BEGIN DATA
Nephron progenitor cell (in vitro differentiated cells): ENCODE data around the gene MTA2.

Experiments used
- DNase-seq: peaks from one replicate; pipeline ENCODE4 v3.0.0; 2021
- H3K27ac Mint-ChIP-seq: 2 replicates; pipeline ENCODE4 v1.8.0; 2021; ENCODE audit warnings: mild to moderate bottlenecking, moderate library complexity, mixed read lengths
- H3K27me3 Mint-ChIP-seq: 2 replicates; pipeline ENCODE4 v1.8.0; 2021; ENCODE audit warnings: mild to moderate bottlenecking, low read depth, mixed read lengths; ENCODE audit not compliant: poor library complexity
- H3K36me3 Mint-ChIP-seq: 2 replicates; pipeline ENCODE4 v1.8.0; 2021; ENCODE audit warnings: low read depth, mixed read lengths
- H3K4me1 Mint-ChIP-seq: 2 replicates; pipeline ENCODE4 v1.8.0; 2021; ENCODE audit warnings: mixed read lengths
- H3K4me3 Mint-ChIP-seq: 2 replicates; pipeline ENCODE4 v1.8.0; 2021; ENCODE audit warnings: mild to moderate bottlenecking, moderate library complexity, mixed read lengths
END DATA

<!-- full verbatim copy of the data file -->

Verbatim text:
Nephron progenitor cell (in vitro differentiated cells): ENCODE data around the gene MTA2.

Experiments used
- DNase-seq: peaks from one replicate; pipeline ENCODE4 v3.0.0; 2021
- H3K27ac Mint-ChIP-seq: 2 replicates; pipeline ENCODE4 v1.8.0; 2021; ENCODE audit warnings: mild to moderate bottlenecking, moderate library complexity, mixed read lengths
- H3K27me3 Mint-ChIP-seq: 2 replicates; pipeline ENCODE4 v1.8.0; 2021; ENCODE audit warnings: mild to moderate bottlenecking, low read depth, mixed read lengths; ENCODE audit not compliant: poor library complexity
- H3K36me3 Mint-ChIP-seq: 2 replicates; pipeline ENCODE4 v1.8.0; 2021; ENCODE audit warnings: low read depth, mixed read lengths
- H3K4me1 Mint-ChIP-seq: 2 replicates; pipeline ENCODE4 v1.8.0; 2021; ENCODE audit warnings: mixed read lengths
- H3K4me3 Mint-ChIP-seq: 2 replicates; pipeline ENCODE4 v1.8.0; 2021; ENCODE audit warnings: mild to moderate bottlenecking, moderate library complexity, mixed read lengths